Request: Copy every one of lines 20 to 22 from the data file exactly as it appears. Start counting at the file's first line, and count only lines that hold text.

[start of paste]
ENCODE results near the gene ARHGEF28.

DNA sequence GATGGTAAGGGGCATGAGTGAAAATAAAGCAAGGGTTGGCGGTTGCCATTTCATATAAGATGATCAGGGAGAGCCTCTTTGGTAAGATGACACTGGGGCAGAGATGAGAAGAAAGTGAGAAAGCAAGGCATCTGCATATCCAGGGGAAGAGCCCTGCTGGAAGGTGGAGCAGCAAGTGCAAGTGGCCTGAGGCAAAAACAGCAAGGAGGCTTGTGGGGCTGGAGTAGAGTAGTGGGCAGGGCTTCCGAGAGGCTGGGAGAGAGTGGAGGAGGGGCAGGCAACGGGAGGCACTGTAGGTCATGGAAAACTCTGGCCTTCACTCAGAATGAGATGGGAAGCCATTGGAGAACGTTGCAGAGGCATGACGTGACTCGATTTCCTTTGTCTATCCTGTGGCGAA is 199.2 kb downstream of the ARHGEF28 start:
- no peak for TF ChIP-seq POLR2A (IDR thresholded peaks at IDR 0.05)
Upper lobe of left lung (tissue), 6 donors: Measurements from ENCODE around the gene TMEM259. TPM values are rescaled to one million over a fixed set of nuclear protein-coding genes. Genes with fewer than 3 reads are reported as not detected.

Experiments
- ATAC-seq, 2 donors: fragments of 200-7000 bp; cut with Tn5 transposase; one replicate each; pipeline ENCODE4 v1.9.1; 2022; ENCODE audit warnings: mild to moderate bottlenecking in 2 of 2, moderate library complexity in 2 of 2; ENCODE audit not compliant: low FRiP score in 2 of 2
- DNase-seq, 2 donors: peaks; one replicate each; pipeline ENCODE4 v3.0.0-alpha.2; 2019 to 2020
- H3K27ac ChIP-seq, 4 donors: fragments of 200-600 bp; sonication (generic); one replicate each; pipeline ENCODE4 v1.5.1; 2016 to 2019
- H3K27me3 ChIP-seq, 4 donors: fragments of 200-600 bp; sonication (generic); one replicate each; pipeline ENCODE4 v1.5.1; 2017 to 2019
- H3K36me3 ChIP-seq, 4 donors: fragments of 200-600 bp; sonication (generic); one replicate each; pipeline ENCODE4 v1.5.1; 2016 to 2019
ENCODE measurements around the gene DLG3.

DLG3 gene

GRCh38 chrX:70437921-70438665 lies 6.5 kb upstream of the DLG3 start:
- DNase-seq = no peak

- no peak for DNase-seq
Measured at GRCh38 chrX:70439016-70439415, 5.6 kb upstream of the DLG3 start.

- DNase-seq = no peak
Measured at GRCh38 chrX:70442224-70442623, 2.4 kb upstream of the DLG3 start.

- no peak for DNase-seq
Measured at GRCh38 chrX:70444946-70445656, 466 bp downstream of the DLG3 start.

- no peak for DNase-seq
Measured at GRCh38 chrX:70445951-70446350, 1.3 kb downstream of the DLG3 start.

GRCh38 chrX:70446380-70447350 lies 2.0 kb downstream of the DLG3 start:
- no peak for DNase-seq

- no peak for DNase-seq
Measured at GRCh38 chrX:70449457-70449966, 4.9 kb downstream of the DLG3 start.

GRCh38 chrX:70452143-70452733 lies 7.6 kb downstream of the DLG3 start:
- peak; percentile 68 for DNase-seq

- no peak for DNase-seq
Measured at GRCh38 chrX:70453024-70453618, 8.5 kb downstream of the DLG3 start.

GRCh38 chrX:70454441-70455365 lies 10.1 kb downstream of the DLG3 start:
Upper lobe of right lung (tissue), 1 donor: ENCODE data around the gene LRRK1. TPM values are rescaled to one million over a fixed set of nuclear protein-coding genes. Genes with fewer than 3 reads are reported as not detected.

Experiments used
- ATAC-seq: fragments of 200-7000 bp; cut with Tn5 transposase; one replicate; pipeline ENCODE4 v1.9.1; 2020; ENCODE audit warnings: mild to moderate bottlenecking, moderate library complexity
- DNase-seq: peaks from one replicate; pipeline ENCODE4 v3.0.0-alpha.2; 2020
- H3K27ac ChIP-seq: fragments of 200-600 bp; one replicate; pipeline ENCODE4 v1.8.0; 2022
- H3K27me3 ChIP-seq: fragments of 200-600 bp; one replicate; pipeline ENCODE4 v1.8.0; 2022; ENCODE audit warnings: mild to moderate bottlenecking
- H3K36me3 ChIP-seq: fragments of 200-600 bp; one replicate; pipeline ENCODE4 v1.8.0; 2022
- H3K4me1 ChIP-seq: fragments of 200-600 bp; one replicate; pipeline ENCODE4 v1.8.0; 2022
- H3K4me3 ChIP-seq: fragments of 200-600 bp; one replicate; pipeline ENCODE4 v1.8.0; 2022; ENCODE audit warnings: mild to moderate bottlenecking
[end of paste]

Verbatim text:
Measured at GRCh38 chrX:70444946-70445656, 466 bp downstream of the DLG3 start.

- no peak for DNase-seq
Measured at GRCh38 chrX:70445951-70446350, 1.3 kb downstream of the DLG3 start.